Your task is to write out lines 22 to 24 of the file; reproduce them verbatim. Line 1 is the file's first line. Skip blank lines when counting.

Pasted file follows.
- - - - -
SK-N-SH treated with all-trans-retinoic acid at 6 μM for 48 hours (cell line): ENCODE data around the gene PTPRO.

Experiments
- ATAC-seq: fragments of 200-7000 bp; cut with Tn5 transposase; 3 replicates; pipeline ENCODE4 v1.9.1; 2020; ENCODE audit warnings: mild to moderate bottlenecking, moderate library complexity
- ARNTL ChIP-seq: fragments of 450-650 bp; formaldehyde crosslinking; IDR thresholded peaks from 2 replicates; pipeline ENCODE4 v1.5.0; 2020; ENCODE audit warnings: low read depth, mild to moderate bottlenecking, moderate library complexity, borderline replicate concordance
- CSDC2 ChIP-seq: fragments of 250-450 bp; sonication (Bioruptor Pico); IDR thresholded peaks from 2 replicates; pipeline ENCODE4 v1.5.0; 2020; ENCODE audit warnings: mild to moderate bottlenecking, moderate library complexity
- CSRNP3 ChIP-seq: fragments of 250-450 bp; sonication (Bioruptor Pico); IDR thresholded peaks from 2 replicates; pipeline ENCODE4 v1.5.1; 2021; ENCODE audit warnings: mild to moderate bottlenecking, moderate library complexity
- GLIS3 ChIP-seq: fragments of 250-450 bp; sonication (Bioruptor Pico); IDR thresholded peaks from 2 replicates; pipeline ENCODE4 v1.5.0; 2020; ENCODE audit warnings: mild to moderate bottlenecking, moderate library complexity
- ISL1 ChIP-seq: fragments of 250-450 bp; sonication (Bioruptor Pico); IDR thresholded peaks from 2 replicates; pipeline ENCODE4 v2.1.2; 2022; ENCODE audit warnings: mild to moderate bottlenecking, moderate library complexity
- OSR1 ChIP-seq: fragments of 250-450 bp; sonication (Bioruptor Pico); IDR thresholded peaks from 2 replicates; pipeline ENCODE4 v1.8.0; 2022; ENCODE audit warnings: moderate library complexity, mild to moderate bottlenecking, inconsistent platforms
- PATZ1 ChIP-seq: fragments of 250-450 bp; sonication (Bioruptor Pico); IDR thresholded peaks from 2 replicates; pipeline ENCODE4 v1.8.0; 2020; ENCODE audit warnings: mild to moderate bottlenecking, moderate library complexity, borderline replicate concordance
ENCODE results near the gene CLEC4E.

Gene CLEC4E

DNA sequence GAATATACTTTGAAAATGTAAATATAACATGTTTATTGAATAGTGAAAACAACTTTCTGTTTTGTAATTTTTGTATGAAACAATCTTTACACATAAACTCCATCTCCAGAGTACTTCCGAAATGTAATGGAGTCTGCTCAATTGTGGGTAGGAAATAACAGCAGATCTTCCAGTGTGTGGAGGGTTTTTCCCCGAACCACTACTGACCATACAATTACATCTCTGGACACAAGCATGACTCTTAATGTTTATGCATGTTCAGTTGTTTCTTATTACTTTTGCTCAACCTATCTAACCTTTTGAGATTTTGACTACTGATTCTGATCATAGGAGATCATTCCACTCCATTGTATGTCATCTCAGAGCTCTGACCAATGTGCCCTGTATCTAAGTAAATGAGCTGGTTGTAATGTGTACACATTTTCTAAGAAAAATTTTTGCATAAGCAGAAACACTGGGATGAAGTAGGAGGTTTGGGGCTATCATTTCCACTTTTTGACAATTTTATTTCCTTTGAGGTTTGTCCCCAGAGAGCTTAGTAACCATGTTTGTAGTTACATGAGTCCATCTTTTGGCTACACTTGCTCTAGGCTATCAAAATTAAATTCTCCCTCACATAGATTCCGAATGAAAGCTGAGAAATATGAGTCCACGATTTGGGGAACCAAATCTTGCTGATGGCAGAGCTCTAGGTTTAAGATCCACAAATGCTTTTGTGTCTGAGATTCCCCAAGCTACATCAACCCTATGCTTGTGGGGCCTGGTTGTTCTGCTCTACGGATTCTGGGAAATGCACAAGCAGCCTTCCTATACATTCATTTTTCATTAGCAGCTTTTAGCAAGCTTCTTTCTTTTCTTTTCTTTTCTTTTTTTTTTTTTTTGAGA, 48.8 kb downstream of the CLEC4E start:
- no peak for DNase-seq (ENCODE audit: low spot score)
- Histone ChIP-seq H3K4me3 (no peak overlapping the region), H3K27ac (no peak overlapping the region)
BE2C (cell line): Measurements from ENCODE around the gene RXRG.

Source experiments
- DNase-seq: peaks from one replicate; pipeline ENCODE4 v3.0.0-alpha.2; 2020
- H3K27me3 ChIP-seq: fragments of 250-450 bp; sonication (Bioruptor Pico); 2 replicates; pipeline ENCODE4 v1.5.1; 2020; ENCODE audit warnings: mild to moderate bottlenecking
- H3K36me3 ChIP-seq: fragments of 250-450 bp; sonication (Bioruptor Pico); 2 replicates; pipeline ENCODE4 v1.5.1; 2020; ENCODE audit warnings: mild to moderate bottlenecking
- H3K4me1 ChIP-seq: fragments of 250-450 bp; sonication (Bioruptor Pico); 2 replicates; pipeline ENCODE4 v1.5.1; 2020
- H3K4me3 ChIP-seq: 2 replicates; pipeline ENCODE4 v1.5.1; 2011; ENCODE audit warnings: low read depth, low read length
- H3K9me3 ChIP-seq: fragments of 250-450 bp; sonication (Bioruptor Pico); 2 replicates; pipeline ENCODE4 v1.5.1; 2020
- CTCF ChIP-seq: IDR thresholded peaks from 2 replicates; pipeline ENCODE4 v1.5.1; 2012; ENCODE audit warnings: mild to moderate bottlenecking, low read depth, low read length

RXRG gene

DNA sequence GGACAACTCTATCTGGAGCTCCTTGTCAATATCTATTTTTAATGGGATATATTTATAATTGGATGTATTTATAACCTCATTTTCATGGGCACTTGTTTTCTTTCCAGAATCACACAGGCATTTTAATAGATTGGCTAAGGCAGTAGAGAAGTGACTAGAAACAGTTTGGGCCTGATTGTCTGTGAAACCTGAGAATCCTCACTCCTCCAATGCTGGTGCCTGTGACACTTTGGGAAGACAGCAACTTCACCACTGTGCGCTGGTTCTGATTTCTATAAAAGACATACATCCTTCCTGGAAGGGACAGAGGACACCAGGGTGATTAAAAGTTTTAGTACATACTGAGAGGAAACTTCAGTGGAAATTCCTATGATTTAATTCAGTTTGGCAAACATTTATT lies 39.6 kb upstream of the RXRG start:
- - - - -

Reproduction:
- H3K4me3 ChIP-seq: 2 replicates; pipeline ENCODE4 v1.5.1; 2011; ENCODE audit warnings: low read depth, low read length
- H3K9me3 ChIP-seq: fragments of 250-450 bp; sonication (Bioruptor Pico); 2 replicates; pipeline ENCODE4 v1.5.1; 2020
- CTCF ChIP-seq: IDR thresholded peaks from 2 replicates; pipeline ENCODE4 v1.5.1; 2012; ENCODE audit warnings: mild to moderate bottlenecking, low read depth, low read length